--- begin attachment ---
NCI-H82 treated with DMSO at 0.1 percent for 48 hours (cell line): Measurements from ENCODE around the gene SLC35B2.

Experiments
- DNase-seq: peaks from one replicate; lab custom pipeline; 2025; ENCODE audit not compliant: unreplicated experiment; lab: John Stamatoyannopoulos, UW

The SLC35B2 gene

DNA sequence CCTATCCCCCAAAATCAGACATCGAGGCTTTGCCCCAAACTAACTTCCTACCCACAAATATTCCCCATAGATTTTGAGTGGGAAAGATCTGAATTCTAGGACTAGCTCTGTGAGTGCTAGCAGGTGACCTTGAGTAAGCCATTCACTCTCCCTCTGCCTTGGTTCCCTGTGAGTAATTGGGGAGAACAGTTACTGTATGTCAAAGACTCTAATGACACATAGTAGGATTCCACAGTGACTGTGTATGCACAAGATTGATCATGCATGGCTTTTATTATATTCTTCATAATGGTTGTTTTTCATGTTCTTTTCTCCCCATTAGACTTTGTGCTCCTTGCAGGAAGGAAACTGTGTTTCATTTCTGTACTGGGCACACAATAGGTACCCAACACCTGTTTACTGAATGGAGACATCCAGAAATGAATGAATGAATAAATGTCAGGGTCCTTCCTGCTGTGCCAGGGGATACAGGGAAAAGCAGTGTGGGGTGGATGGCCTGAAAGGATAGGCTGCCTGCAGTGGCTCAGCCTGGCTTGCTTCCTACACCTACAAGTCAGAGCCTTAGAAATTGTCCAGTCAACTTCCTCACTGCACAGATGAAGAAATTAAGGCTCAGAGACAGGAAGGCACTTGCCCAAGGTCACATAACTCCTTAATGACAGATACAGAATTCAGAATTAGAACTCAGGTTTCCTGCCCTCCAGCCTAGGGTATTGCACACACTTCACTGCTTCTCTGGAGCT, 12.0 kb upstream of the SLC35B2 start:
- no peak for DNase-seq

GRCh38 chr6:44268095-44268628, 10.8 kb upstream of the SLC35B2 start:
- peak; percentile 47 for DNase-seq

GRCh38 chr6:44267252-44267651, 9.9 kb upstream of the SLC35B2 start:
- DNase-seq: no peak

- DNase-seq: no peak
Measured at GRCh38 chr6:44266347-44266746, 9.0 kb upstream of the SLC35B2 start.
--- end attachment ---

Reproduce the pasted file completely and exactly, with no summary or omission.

NCI-H82 treated with DMSO at 0.1 percent for 48 hours (cell line): Measurements from ENCODE around the gene SLC35B2.

Experiments
- DNase-seq: peaks from one replicate; lab custom pipeline; 2025; ENCODE audit not compliant: unreplicated experiment; lab: John Stamatoyannopoulos, UW

The SLC35B2 gene

DNA sequence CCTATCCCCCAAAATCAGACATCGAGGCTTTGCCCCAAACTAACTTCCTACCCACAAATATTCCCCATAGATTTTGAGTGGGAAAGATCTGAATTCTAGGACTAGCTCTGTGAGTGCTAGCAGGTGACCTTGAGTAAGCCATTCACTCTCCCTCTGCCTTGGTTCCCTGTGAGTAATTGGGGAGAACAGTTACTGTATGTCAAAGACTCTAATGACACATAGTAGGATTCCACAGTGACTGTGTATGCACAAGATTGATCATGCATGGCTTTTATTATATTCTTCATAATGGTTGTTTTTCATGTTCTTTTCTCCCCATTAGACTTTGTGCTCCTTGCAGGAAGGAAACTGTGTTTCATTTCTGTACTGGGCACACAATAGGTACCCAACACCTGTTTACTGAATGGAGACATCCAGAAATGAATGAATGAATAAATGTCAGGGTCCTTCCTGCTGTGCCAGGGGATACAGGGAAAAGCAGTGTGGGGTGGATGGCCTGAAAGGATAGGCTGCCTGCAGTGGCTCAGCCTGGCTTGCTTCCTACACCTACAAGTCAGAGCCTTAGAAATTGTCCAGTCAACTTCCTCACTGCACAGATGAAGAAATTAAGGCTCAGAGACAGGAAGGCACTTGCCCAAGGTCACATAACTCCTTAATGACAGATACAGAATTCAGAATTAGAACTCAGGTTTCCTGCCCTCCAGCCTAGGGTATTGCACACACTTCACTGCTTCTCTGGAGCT, 12.0 kb upstream of the SLC35B2 start:
- no peak for DNase-seq

GRCh38 chr6:44268095-44268628, 10.8 kb upstream of the SLC35B2 start:
- peak; percentile 47 for DNase-seq

GRCh38 chr6:44267252-44267651, 9.9 kb upstream of the SLC35B2 start:
- DNase-seq: no peak

- DNase-seq: no peak
Measured at GRCh38 chr6:44266347-44266746, 9.0 kb upstream of the SLC35B2 start.